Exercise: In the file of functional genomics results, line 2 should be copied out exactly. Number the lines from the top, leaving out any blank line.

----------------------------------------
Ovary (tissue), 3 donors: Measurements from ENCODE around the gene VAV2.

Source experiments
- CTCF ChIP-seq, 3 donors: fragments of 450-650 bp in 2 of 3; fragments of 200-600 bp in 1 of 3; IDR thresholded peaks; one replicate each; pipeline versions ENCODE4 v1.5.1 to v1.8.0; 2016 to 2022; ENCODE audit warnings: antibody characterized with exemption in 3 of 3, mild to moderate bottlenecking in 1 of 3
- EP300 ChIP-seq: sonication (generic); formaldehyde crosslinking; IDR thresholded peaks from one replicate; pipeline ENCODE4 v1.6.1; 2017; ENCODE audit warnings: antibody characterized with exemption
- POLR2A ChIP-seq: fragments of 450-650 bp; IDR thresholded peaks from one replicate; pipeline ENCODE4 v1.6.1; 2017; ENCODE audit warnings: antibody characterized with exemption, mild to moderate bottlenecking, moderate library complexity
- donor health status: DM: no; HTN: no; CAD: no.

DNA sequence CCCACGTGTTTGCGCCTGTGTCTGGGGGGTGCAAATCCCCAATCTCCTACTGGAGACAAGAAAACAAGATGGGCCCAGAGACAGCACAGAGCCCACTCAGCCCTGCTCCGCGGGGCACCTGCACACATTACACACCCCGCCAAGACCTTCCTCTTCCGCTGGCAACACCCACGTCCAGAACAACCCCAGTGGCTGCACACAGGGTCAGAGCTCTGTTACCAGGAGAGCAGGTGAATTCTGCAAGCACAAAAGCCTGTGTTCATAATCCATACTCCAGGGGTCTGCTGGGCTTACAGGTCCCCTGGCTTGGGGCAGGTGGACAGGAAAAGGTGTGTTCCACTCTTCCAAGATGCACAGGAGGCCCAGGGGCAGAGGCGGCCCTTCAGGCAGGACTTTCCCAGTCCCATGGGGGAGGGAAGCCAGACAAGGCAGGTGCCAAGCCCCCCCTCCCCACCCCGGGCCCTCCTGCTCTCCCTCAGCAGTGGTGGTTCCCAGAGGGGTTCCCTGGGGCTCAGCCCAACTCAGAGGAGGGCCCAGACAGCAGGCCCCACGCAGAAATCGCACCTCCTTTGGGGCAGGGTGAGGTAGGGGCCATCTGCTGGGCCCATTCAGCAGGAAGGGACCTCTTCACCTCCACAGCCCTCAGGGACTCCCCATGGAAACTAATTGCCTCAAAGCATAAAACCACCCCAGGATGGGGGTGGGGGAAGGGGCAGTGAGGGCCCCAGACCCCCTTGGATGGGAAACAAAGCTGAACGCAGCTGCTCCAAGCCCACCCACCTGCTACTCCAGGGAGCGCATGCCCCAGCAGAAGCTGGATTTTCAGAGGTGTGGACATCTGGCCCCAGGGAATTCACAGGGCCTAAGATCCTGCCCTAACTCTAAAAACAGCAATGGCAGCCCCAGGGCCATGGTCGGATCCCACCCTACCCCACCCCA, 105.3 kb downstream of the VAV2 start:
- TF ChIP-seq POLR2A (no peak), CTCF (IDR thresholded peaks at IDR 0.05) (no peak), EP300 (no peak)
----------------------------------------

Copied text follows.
Source experiments